The NWComedyNetwork.com presents our ongoing essay series,”Comedy Is…”. This series asks people from all walks of life to tell us, in story form, how they would define comedy.
Cris Rodriguez – Seattle, WA
I had the unfortunate luck of being born Chicano, a formerly derogatory term coined by Mexicans that means “That fool’s Mexican, but born in the US”. This might not make any sense given the fact that there is a huge domestic issue created by many citizens of countries south of the border who risk everything to make the life-threatening trek across the desert to do just that: have kids here and give them a better future. The unfortunate aspect of this is that these American-born offspring now have the stigma of not being Mexican enough to those who were born in Mexico. The converse of this is that Chicanos are too Hispanic for many Americans’ taste and are grouped with the Mexicans, making Chicanos just as eligible as Mexicans for the ire of the Right. In a nutshell, being Chicano means that you’re not Mexican enough for the Mexicans and not American enough for the Americans. That’s why I’m thankful for comedy. As an overweight, light-skinned, accented-English speaking kid growing up in a rural agricultural Florida town, comedy was a way for me to bridge the gap and deflect rejection from the Mexican kids because I had been accepted into the gifted program for “smart white kids”. Comedy was also a great tool for side-stepping ridicule from my American classmates because I was “that Mexican kid who brought tamales for lunch”. By using comedy, I was able to leave those stigmas behind and just be “that funny fat kid Cris” (can’t beat them all, I guess). Sure, being a fat kid sucked, but it sucked a lot less without being stuck in a cultural no man’s land.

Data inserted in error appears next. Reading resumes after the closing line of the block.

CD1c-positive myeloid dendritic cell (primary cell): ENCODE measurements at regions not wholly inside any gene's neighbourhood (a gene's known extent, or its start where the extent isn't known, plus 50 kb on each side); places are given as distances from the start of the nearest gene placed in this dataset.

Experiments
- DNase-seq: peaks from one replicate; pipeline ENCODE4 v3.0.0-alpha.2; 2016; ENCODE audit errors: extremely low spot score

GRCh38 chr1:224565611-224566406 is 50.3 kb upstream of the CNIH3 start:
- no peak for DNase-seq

A good joke, well delivered at the appropriate time, is funny to anyone in the audience, regardless of race. This is why the names of great comedians are recognizable to people of all races. Carlin, Pryor, Prinze, Foxx, Dangerfield, (Paul) Rodriguez are names recognizable to most people with a rudimentary knowledge of comedy. These comics all used their considerable talents to bridge the gap of race and etch their names in the memory of comedy fans nationwide. Through comedy, they became a friend to their fans and gained acceptance in the truest sense of the word.
To me, comedy is a bridge. Albeit one that may need a little more bolstering and reinforcement to hold my big ass as I cross the gap. Watch out, that tamale-eating kid from gifted class is coming for you. Now where did I leave my copy of Weight Loss for Dummies?
About the author:
Cris Rodriguez is a Seattle based comedian. He is a two-time comedy champion who will smack you in the face with spicy awesome sauce. He has also decided that he will now refer to himself exclusively in the third-person. Cris Rodriguez thanks you for reading this. Get at him: firstname.lastname@example.org , twitter: @elcrisrod , facebook: Cris Rodriguez-Comedian